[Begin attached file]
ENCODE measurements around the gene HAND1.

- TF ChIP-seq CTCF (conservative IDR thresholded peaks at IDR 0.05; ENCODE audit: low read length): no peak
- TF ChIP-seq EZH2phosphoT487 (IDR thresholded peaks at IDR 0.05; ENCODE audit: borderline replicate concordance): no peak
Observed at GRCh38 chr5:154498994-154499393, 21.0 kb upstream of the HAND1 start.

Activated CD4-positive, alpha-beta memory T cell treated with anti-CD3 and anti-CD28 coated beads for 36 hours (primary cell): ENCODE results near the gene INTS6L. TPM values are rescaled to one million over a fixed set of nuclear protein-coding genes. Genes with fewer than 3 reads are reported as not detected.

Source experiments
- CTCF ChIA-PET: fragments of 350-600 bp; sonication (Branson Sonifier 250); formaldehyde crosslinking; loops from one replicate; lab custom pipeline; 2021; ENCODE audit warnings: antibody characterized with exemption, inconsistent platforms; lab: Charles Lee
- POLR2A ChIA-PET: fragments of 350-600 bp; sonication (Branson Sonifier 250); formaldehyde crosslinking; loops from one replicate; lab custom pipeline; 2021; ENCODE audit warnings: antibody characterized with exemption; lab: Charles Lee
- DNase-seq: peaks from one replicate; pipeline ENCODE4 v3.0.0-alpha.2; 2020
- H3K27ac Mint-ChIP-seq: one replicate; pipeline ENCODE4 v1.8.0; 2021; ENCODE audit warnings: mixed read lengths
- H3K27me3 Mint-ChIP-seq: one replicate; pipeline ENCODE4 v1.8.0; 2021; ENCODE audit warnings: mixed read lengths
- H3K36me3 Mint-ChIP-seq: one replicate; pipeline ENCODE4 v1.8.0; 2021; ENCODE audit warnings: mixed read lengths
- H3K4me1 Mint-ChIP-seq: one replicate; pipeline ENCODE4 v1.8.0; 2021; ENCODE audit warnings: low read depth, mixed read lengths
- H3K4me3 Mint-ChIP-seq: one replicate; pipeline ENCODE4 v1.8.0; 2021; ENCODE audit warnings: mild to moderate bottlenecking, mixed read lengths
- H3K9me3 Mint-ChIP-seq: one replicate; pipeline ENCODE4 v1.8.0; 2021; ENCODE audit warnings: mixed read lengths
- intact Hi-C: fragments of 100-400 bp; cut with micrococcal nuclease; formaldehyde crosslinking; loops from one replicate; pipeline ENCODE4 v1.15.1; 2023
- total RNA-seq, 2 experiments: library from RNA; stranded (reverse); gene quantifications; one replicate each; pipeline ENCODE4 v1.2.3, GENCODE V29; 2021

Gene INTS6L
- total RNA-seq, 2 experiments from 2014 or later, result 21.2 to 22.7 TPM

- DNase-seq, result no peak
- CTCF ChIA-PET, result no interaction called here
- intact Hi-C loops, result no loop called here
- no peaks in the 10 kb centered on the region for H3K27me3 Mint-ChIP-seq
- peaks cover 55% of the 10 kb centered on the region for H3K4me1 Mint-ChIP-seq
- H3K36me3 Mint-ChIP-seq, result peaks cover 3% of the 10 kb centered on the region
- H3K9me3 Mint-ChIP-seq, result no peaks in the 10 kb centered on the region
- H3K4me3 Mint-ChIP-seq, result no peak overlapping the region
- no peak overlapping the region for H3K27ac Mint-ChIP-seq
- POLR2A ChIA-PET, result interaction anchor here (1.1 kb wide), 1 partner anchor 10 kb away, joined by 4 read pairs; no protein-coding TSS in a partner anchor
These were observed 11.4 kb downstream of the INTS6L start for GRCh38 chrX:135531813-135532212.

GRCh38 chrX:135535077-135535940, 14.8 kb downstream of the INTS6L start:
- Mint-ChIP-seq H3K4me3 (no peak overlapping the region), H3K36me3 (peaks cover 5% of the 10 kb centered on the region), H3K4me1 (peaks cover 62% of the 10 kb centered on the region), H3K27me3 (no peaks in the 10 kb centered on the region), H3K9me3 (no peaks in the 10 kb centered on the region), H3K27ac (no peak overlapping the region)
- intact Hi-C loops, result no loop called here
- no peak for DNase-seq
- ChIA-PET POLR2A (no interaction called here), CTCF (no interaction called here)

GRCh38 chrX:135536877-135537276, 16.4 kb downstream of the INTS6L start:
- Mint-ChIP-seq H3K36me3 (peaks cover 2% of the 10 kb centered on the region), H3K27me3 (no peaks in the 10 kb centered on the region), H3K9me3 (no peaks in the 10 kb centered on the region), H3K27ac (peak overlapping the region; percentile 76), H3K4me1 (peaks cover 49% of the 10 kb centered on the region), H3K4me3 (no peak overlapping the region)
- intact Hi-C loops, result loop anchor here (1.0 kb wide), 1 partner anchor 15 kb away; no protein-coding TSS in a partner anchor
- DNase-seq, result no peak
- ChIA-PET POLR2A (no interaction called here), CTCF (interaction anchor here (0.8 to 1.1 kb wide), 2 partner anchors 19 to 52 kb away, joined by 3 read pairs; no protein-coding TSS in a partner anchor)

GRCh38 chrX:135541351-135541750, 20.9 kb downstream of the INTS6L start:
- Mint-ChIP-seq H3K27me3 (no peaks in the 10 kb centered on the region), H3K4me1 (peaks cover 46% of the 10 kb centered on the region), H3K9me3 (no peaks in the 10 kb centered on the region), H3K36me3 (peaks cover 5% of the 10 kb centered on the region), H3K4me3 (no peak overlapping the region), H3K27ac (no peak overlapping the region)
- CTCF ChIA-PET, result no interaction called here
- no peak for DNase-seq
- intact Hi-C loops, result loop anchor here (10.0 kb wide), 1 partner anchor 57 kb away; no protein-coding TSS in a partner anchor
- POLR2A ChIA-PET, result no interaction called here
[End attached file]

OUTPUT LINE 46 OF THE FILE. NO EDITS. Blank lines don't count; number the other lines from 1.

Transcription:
- POLR2A ChIA-PET, result no interaction called here